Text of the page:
By incorporating wildfires within climate policy, we can better account for the emissions they have produced and will cause in the future. It will also bring increased attention to better address and mitigate their damage while helping to reduce the risk of widespread devastation.
3. Targeted Forest Management Initiatives
Finally, streamlined forest management directly incorporating wildfire mitigation remains fundamental to combating the issue. Forest management involves a concentrated approach to planning and responding to the increased risks from fires. These include immediate actions such as forest thinning, fuel reduction, and prescribed fires and long-term changes such as more fire-resistant stands and growing practices.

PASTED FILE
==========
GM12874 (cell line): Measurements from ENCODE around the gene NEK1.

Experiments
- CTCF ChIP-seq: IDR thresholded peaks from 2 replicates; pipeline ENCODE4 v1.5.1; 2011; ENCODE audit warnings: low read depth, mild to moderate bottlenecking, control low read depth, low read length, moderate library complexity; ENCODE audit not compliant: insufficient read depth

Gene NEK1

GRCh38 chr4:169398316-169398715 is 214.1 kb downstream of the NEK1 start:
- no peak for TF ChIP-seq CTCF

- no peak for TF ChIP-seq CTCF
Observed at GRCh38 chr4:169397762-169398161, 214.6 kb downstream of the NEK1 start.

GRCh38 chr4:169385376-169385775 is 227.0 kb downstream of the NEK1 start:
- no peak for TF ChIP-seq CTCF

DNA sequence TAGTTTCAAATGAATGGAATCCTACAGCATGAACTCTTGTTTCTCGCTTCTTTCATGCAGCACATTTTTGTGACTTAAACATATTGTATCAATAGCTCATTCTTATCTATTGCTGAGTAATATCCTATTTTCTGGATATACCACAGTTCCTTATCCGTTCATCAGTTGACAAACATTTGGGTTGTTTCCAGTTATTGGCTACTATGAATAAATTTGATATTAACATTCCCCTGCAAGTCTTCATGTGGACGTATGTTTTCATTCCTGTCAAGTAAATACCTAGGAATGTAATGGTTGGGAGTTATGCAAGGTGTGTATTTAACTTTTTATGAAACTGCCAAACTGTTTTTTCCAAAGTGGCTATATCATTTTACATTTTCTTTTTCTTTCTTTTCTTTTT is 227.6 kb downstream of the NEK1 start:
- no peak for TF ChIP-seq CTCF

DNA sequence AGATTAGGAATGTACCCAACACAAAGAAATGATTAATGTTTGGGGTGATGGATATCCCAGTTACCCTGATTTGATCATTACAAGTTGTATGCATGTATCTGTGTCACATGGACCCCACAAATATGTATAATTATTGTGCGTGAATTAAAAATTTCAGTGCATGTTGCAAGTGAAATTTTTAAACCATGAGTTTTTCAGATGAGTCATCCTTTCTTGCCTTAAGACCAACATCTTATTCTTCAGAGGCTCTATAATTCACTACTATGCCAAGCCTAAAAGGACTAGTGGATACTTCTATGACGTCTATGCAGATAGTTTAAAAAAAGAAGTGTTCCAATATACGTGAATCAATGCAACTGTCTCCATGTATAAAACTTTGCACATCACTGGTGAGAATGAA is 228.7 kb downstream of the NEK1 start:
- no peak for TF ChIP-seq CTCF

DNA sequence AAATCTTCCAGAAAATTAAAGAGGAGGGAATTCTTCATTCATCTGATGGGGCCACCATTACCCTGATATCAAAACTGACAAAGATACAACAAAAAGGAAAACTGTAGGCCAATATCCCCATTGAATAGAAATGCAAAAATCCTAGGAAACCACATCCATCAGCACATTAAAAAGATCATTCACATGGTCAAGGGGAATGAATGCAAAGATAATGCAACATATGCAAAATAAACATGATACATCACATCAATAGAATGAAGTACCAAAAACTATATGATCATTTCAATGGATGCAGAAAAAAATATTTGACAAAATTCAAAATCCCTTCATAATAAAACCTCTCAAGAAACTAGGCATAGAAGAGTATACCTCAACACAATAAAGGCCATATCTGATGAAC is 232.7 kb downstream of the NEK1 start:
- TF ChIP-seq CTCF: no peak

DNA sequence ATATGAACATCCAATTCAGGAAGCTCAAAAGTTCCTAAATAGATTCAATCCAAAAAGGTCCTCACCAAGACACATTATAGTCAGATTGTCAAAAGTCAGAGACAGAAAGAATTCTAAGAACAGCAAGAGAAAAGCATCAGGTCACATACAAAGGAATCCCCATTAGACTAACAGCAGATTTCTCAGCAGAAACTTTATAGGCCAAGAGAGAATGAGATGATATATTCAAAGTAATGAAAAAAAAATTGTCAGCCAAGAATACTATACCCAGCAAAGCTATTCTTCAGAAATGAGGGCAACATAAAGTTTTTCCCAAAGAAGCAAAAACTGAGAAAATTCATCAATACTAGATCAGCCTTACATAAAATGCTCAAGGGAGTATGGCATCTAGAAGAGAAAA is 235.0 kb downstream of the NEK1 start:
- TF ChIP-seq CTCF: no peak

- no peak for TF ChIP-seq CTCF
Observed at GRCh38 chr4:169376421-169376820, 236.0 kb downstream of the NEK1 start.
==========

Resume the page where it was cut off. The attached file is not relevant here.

Cooperation is Key to Enacting Real Change in Wildfire Response
As these examples show, we need to develop cooperative solutions to meet the immense challenges posed by wildfires. The range, extent, and severity of climate events like fires are not going anywhere. Accordingly, we must identify and adopt policies and strategies to get the most from these trees before they’re lost.
Working together to develop better technology for atmospheric carbon capture is essential. Likewise, enacting policies that account for the damage and provide support to prevention and response efforts. All these interventions must be underpinned by effective forest management strategies and mitigation efforts.
The only way we can move these goals forward is through an interconnected, global effort of cooperation and focus. There is no plan B for achieving emissions goals and stopping the catastrophic, irreversible effects of climate change. Without a cooperative approach, we’ll all end up finding ourselves lost in the smoke.
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Angela Rockwell also contributed to this post.